Green told reports that he had considered suing Jennings over the comments. He gave up on that idea because of a fear of retribution from the league:
“I’m afraid they might black-ball me if I took a governor to court. I’ll wait to see whether the league does anything.”
Green was sorry for the incident involving Goyette, and yesterday in Detroit explained what it’s like to be Ted Green:
“You have to realize what it’s like for me in that rink. From the time I first step out until the game’s over it’s ‘get Green, kill him.’
“Every guy on the club takes a run at me to get a rise out of the crowd. I know I had a lot of fights in the first couple of years, but I’ve cut down.
“Yes I hit Goyette, but it was accidental. Why would I want to go after him? He’s not a rough, aggressive player. You hardly notice him until he scores. I’m sorry he got hurt.”
Even opposing players are taking shots at Emms. Goyette was quoted in a New York player yesterday talking about Emms:
“Bruins have a bush-league manager who’s turning the NHL into a bush league with that spearing. It’s not classy hockey but I guess that’s what they want in Boston. You don’t have to have the puck. They’ll hit you over the head anyway.”
Buffalo to Spend for NHL
A week or so ago it was reported that the city of Buffalo is interested in applying for a National Hockey League expansion franchise. Now the Buffalo Courier-Express is reporting just how serious the city is by putting a price tag on renovations to Memorial Auditorium.
Buffalo Mayor Frank A. Sedita confirmed reports that the city is ready to spend $2,500,000 to bring the arena up to NHL standards. It is presently home to the American Hockey League Buffalo Bisons.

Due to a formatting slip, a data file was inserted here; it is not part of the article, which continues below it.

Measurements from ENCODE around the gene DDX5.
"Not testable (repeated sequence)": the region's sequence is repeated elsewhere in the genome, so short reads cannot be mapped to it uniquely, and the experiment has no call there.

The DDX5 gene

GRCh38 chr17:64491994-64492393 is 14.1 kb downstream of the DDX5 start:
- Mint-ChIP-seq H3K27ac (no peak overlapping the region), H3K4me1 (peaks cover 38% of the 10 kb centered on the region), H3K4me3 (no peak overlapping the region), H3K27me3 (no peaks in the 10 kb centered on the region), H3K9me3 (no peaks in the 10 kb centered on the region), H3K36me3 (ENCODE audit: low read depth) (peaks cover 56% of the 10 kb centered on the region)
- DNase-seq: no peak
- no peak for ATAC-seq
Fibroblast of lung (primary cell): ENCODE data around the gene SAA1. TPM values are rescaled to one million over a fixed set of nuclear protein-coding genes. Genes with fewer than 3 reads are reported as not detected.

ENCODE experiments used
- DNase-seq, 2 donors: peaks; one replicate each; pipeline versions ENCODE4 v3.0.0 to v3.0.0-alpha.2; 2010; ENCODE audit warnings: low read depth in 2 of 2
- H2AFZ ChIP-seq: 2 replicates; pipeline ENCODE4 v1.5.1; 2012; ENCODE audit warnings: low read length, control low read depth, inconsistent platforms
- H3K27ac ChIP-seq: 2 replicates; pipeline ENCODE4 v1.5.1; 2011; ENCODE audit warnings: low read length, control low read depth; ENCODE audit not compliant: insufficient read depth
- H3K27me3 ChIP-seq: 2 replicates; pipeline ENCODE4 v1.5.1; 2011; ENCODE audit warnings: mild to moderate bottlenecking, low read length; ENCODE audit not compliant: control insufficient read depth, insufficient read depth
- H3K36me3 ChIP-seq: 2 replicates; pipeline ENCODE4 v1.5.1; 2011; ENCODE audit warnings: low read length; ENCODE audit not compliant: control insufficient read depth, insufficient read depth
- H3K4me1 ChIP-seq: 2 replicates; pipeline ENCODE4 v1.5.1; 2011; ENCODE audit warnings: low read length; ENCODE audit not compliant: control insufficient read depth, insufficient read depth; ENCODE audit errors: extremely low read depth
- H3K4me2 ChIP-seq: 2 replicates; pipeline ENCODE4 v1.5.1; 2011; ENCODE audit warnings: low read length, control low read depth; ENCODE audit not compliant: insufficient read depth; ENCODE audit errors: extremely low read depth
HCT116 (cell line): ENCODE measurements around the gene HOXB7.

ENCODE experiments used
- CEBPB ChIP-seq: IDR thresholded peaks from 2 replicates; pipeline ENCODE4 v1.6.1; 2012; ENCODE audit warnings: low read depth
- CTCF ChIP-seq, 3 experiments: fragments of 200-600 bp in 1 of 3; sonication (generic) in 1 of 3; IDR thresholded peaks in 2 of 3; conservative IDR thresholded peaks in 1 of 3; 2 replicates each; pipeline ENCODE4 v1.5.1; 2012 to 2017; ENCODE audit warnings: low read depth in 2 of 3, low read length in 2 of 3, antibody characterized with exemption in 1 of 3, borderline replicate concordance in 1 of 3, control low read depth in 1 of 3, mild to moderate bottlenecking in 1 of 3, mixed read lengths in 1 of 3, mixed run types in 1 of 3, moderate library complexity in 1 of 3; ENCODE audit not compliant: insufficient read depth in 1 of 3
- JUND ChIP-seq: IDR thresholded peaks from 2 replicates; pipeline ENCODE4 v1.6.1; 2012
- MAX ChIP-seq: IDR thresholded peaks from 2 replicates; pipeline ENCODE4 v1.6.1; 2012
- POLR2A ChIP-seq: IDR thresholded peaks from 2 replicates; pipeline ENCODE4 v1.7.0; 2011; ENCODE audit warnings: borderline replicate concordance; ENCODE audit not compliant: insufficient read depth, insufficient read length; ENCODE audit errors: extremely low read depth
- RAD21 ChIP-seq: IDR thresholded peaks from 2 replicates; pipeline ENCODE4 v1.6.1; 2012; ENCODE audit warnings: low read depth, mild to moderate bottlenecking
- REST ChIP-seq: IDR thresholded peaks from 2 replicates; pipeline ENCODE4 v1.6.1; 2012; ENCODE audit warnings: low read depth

Memorial Auditorium now has a seating capacity of 9,850. That number would become 16,000 by raising the room of the building by 18 feet. This would accommodate the addition of a balcony which would house the extra seating.
Sedita says he is planning to include funds for the arena expansion in the city’s 1966-67 budget, a plan that has been approved by the auditorium board.
Rangers Switch Goalies
It looks like the Ed Giacomin experiment in New York could be over. The Rangers sent the 26-year-old rookie to Baltimore of the American Hockey League and recalled Cesare Maniago to take his place.
Giacomin was acquired from the AHL’s Providence Reds last summer for five players. He was the winner in a three-way battle in training camp with Maniago and veteran Don Simmons. Maniago was the odd man out to start the season, although many felt he performed the best of the three in camp. It’s thought that the large outlay of players the Rangers made to get Giacomin gave him the edge.
Over the past couple of weeks, Giacomin’s play had deteriorated severely. Soft goals became a problem and even team mates complained of losing games because opposing goaltenders outplayed Giacomin regularly.
Maniago, who at six feet, three inches is the tallest goaltender in the NHL, was picked up from Montreal in a summer deal. He has had stints in the league with Canadiens and Toronto.
Rangers defenseman Harry Howell is enthusiastic about Maniago’s promotion, likening him to former New York netminder Jacques Plante:
When I look at him, I think I am looking at a tall Jacques Plante. He handles himself the way Jacques does.
Sports League ManagementStart using it today